Sunday, February 9, 2014

Day VII: Lazy

Have you ever tried typing when your right hand is asleep? It is surprisingly difficult. I mean, I could just wait the extra 90 seconds for my fingers to get back into shape or for my palm to stop feeling like thousands of tiny spears are attempting to get to the surface through the last layer of my skin. But if I had waited, then I couldn't possibly explain to you how trying it has been to write these few sentences. This picture probably does a much better job --->

Today has been a very lazy Sunday. Sibley's been recovering with Chipotle, Kyle's been playing Final Fantasy, and I've been reading Ernest Cline's Ready Player One. Oh, and we've all been watching Drag Race. Obviously. We're not neanderthals, for god's sake.

But a lazy day is, sometimes, very nice.

It's the type of day where the best sound in the world is ice cubes clanking in your water glass or the occasional soft sigh or laugh from a memorable cut-scene or powerful paragraph.

Yes, the world could use more days like this one.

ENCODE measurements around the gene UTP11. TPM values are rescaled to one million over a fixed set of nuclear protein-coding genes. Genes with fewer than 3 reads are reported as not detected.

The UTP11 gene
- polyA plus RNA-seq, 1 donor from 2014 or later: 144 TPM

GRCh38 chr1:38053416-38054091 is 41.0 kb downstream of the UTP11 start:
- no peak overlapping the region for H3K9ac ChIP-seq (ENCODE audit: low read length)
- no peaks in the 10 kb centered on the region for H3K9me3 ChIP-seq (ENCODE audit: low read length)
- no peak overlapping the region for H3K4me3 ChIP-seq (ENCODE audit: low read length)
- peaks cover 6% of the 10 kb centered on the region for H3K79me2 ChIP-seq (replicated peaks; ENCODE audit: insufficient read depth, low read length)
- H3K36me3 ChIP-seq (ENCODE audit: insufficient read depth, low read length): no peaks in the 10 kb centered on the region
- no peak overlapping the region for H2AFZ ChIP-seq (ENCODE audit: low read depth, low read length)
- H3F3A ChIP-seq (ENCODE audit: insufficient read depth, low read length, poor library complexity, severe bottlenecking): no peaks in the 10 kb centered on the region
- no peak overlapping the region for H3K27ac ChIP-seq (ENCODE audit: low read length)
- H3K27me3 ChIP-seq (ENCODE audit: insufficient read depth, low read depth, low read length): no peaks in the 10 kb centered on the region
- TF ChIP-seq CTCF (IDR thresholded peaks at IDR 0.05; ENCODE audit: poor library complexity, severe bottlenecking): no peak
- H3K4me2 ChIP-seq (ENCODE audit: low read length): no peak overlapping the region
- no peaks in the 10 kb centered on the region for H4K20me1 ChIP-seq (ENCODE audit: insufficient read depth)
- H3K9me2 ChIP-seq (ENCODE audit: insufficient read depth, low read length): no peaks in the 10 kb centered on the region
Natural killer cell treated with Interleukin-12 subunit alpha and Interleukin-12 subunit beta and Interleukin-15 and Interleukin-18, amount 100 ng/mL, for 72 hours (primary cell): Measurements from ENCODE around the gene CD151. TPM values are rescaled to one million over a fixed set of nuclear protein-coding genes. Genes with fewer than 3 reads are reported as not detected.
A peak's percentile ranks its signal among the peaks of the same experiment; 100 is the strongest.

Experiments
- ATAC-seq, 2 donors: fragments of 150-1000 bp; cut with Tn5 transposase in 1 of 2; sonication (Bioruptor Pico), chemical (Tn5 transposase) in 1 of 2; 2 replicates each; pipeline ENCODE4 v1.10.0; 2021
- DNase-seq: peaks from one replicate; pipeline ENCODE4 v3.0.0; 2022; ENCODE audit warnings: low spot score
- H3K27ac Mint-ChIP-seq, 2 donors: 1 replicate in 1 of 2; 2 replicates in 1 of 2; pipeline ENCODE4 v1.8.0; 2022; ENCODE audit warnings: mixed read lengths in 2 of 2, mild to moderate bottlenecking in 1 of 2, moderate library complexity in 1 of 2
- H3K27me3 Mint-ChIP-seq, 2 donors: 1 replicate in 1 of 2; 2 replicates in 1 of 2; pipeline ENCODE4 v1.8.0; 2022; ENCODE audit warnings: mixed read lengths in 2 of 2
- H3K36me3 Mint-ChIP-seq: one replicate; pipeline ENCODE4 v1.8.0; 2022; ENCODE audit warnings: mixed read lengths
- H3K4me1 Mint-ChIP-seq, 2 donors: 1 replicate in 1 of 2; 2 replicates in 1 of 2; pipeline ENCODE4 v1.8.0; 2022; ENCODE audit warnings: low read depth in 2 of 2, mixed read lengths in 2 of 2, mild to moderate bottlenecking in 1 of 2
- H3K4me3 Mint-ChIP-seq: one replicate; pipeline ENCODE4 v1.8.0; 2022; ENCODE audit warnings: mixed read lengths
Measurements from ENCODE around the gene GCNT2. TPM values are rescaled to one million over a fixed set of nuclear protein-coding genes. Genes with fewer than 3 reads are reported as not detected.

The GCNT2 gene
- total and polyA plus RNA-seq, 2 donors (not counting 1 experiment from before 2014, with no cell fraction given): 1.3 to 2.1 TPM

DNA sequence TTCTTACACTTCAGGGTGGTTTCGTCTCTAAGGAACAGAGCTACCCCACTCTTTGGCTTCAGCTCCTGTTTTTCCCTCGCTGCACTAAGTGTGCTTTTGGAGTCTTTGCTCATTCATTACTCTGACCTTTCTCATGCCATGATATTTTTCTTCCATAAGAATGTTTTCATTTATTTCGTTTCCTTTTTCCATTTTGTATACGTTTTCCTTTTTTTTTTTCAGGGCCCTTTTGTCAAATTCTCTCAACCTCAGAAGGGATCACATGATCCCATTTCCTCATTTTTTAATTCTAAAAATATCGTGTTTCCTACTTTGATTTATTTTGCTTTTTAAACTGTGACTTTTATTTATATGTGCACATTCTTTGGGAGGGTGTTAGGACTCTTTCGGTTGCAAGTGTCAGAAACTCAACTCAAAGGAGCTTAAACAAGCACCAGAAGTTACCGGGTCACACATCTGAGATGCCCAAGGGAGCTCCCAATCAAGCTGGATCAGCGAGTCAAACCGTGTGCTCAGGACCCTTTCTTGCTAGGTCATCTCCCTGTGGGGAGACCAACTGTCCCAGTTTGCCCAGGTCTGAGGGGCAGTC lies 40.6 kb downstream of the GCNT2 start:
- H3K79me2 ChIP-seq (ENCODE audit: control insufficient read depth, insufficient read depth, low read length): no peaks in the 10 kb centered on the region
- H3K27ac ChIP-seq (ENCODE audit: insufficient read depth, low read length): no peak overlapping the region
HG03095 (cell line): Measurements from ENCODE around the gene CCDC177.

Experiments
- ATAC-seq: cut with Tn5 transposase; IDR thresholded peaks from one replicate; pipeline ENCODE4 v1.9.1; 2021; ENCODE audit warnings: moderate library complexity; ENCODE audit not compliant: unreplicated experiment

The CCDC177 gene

I've always treasured Sundays. And though they are oh-so-fleeting, I can't help but think there would be plenty more days like this one if we all slowed down just a bit. I get it, the world's gotta function, but it couldn't hurt too terribly to just stop and catch our breath here and there, eh?

Sunday's are going to be very minimal posts in this little adventure, and each of them will include a #SundaySelfie (that's "hashtag Sunday selfie," when you say it aloud) at the end of the blog. Why you ask? Because there simply aren't enough photos of me. Duh.

Ooo, I think I'll also include a quote or passage or poem or whatever to help start the week off--look at me making things up on the fly! Today's comes from George Saunders' Tenth of December, a collection of short stories that was nominated for the National Book Award this year. So, if I may, enjoy a delightful picture of me and this quaint, powerful quote.

Archie scratched my forehead, is ass hat.

"Why were we put here, so inclined to love, when end of story = death? That harsh. That cruel. Do not like."

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